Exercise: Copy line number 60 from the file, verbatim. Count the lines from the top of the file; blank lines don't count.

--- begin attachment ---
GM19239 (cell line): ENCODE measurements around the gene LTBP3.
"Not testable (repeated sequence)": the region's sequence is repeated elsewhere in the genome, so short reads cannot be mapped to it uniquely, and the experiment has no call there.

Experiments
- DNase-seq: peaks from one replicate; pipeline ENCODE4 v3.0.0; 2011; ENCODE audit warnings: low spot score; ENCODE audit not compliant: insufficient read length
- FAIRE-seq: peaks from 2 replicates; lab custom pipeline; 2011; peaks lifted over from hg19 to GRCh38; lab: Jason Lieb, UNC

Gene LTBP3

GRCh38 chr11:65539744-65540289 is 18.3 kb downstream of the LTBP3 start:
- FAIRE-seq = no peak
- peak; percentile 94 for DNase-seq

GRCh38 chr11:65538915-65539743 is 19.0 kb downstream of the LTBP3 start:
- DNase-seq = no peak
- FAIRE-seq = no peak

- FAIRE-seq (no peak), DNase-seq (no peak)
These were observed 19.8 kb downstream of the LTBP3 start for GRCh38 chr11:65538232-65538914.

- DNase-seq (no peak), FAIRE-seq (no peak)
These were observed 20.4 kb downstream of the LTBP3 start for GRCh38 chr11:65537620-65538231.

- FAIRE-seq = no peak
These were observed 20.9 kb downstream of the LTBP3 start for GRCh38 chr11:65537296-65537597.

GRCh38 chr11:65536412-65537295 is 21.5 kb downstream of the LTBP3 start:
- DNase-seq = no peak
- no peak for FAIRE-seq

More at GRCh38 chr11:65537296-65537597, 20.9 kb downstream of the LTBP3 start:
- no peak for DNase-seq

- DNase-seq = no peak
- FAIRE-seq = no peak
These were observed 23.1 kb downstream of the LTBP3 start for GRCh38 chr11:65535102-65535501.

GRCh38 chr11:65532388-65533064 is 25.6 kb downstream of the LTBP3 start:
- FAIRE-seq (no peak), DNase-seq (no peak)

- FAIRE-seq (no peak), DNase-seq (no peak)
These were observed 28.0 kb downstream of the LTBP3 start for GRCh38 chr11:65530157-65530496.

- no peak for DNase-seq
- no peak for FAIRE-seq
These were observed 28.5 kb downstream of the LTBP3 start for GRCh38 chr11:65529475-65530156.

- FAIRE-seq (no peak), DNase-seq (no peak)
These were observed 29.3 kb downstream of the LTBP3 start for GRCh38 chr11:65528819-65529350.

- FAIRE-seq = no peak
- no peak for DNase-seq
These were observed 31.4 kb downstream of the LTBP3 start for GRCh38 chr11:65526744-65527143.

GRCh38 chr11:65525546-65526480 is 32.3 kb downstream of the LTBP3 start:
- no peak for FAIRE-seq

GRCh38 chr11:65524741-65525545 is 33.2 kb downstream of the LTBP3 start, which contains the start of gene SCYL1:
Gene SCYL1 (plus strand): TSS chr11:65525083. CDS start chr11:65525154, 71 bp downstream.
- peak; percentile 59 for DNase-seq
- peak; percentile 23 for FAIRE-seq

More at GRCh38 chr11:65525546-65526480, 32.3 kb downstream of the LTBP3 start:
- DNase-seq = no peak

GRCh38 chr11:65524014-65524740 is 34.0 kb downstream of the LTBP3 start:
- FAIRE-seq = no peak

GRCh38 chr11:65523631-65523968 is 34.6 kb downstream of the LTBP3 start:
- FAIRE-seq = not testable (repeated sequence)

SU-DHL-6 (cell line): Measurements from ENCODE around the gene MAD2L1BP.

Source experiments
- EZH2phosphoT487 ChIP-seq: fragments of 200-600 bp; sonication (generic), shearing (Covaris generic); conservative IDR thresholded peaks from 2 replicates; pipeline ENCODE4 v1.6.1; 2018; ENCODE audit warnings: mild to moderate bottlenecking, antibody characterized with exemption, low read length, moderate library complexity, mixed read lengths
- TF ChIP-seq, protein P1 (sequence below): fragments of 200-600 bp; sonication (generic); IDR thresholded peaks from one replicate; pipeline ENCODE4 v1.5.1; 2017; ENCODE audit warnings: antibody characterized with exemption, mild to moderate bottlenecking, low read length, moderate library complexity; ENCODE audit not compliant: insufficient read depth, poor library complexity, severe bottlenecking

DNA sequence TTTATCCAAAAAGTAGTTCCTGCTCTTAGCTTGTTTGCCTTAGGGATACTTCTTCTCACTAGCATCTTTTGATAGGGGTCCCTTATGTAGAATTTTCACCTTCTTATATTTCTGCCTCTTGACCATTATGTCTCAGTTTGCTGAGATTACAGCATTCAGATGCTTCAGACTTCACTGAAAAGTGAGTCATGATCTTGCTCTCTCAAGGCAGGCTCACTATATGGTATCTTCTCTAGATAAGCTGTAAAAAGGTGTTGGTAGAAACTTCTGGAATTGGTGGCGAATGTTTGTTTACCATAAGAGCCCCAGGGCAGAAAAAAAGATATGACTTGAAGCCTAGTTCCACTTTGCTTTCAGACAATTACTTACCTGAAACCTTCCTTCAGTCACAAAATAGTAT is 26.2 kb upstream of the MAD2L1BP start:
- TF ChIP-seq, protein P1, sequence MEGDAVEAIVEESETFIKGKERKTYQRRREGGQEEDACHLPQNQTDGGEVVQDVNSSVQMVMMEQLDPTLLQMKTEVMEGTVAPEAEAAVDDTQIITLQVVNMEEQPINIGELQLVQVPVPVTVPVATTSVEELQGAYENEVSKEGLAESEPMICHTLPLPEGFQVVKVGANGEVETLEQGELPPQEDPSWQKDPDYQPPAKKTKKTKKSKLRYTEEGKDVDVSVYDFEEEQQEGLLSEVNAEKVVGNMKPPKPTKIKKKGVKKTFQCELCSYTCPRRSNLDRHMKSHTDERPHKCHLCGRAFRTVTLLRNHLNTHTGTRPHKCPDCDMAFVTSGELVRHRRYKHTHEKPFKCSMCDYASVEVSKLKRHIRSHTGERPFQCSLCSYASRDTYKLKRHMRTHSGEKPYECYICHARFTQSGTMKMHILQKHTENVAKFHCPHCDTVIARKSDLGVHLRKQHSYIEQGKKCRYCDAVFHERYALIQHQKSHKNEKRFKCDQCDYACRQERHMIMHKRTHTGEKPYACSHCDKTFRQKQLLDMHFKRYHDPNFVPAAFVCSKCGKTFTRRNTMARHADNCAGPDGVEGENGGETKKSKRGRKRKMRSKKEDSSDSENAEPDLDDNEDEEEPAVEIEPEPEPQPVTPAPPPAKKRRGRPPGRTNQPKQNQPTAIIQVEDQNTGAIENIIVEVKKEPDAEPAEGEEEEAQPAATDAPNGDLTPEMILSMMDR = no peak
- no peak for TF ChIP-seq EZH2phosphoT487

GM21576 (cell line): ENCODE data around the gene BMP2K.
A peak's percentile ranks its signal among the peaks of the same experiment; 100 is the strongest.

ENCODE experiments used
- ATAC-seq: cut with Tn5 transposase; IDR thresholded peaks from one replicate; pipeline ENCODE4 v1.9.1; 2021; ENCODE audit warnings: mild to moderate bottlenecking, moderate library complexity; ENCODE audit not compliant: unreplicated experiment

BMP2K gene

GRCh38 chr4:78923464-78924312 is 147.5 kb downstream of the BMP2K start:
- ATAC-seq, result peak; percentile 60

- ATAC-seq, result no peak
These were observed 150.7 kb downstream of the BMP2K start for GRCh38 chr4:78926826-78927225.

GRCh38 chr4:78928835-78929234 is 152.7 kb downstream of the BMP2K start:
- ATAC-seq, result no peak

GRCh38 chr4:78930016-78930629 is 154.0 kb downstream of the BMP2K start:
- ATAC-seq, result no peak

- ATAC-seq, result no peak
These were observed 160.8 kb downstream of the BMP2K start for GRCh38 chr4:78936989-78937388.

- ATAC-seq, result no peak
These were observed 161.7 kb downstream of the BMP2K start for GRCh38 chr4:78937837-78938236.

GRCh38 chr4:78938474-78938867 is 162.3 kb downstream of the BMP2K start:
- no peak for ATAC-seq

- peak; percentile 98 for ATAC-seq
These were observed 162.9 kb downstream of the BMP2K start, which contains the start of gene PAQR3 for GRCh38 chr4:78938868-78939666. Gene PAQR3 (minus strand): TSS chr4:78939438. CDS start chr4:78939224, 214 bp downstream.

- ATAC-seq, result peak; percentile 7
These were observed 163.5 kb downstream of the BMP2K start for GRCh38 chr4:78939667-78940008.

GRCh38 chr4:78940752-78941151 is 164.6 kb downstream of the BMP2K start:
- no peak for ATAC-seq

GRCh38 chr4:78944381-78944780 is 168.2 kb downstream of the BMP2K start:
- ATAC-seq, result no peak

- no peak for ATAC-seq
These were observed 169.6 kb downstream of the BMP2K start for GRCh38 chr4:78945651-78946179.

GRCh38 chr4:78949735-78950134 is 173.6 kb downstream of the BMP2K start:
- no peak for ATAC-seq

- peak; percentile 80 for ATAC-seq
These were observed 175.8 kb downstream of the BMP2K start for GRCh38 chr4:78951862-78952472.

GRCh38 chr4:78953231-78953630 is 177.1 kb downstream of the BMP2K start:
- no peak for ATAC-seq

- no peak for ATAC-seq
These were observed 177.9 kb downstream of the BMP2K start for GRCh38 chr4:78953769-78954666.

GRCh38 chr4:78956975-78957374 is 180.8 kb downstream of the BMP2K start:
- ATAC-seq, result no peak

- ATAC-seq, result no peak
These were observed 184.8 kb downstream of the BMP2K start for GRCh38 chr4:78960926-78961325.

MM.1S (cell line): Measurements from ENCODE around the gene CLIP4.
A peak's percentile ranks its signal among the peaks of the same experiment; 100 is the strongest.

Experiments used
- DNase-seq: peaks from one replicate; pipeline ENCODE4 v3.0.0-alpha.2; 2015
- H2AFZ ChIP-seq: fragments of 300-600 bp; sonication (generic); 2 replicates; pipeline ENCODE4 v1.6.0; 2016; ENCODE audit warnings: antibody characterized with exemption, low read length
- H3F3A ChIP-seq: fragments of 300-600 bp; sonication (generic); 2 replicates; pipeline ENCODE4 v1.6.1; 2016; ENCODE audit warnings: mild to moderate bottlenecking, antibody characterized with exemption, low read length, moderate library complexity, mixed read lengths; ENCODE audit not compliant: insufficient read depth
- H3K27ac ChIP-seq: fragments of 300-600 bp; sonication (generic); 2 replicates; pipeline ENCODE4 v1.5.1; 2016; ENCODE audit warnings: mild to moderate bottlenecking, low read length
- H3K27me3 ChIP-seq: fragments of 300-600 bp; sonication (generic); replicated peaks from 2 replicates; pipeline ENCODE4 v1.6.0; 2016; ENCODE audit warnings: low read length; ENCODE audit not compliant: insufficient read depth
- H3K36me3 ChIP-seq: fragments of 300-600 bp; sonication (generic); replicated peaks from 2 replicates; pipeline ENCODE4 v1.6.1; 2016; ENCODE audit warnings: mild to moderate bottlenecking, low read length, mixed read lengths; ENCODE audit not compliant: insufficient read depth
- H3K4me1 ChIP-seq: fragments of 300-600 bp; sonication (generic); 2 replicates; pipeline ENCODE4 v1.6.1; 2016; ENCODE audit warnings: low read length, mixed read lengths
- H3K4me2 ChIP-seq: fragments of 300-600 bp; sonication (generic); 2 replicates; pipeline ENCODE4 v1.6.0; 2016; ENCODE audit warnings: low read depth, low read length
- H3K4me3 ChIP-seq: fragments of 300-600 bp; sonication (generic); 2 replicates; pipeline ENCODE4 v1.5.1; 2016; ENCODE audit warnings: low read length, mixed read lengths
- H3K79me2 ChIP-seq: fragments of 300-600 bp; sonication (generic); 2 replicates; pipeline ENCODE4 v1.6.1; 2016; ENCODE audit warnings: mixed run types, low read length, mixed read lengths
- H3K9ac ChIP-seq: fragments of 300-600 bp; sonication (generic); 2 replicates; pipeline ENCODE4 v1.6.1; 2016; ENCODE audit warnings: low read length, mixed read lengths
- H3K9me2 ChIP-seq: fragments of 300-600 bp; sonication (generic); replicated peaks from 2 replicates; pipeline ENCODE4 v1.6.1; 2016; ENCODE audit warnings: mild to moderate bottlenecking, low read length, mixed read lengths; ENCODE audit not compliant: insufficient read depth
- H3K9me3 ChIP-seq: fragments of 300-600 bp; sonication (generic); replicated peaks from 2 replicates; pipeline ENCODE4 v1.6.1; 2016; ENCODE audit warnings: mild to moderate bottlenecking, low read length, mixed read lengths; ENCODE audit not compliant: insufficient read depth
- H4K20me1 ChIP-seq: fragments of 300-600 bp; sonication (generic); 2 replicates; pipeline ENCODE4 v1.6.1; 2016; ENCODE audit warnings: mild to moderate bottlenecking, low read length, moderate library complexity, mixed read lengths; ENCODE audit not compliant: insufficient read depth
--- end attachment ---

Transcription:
ENCODE experiments used